This week, the National Park Service (NPS) launched an intriguing new Route 66 mini-site. Now, this isn't the same NPS Route 66 Corridor Preservation Program site that has been around for several years, and which doesn't offer much in the way of useful free travel info. The new site, co-funded by American Express and the World Monuments Fund's sustainable tourism initiative, is more user-friendly, especially for armchair historians and curious travelers who haven't gotten their kicks on Route 66 before. It's part of a larger nationwide project of free history-themed travel itineraries designed to connect the dots between National Register of Historic Places sites, anywhere from Shaker settlements to Underground Railroad stops to Florida shipwrecks.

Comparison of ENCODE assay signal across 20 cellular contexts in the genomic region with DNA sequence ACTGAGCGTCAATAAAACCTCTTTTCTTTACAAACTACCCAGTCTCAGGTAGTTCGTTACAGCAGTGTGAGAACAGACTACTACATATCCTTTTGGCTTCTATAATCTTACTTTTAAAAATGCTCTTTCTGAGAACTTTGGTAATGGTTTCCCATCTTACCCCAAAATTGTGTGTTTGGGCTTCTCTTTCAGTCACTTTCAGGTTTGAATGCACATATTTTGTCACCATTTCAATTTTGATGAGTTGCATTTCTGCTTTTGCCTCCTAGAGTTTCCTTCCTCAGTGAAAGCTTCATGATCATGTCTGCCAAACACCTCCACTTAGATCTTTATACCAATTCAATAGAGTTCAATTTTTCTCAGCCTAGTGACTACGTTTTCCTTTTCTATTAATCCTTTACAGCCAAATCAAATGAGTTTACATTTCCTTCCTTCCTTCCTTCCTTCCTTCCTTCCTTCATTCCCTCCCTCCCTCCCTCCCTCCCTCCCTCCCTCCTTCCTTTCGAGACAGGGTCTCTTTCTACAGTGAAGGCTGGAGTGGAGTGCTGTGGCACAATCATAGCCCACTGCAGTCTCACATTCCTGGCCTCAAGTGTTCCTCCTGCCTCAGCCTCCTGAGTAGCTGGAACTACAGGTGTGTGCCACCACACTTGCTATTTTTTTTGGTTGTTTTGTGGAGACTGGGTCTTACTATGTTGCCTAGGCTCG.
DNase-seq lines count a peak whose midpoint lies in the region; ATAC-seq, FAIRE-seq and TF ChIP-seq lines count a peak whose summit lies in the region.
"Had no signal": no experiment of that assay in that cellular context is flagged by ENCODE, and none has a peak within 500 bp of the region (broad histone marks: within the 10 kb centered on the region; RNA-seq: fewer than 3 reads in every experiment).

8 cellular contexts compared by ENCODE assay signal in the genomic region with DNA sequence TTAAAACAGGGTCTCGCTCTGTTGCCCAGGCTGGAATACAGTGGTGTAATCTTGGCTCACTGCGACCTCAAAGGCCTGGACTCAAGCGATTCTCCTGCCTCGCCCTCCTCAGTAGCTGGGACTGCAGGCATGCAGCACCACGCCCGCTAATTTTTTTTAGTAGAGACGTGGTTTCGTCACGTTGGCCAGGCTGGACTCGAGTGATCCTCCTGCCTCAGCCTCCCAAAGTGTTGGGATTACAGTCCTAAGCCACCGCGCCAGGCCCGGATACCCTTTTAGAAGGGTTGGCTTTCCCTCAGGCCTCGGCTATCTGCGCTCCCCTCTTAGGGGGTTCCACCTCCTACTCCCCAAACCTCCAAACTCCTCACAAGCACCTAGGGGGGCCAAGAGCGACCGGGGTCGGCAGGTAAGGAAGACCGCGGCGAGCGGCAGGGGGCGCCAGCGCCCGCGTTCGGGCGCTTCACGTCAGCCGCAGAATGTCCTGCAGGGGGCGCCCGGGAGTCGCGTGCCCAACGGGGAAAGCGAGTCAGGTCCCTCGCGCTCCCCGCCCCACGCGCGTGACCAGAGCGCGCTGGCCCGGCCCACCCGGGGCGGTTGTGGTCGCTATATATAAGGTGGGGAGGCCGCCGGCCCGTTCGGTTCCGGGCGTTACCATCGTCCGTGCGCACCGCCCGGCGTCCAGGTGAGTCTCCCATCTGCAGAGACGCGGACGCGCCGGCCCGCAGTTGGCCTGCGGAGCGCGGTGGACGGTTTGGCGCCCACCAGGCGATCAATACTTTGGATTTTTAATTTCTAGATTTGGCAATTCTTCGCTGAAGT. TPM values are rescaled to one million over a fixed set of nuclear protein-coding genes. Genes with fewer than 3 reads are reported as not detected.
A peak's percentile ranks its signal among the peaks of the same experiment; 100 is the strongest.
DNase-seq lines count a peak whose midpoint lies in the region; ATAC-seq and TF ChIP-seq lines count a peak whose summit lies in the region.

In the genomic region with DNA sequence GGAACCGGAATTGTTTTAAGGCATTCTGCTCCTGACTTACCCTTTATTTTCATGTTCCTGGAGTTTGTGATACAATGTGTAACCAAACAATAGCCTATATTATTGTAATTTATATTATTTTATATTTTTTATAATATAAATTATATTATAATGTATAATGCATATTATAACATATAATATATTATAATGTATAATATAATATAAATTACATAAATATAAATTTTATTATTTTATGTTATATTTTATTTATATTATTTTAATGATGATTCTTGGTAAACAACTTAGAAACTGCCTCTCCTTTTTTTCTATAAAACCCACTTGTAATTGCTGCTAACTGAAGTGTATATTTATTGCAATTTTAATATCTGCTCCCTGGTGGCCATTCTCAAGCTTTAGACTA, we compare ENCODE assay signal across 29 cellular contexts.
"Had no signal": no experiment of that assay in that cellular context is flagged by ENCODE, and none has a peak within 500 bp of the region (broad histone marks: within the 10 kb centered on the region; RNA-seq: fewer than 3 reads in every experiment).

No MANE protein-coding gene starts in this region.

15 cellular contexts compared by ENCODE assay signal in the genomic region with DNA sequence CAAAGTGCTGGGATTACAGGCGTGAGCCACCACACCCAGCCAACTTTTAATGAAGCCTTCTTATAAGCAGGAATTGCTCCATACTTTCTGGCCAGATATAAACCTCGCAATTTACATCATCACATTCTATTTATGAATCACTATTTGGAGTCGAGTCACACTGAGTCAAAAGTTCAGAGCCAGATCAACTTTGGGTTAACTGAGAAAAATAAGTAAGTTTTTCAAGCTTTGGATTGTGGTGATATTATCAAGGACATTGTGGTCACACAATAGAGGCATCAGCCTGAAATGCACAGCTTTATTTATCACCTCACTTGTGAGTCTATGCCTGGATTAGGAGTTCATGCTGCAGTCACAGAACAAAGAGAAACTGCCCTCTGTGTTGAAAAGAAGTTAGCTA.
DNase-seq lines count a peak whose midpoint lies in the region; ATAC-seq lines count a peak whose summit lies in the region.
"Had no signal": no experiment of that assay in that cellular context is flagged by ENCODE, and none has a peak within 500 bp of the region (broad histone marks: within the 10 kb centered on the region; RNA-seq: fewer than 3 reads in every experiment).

The new NPS Route 66 mini-site, subtitled 'Discover Our Shared Heritage Travel Itinerary,' offers historical essays; abbreviated state-by-state lists of historic motels, diners and other attractions; and links to local tourism agencies and nonprofit Route 66 preservation associations. While the mini-site will give first-time travelers a basic orientation to the Mother Road, it isn't as detailed or comprehensive as some other free Route 66 travel websites. That said, the background information on select Route 66 gems is refreshingly in-depth. For example, check out this history of Lou Mitchell's, an iconic coffee shop in Chicago's downtown Loop neighborhood. I happened to visit Lou's earlier this month -- you can't beat the free donuts, ice cream and Milk Duds (although I could've lived without the prune)!
If you're planning a cross-country road trip on Route 66, also check out my recommendations gleaned from years of driving back and forth between Chicago and LA in this free online mini-guide to Route 66.
Photo: Lou Mitchell's, Chicago (Michael Connolly, Jr.)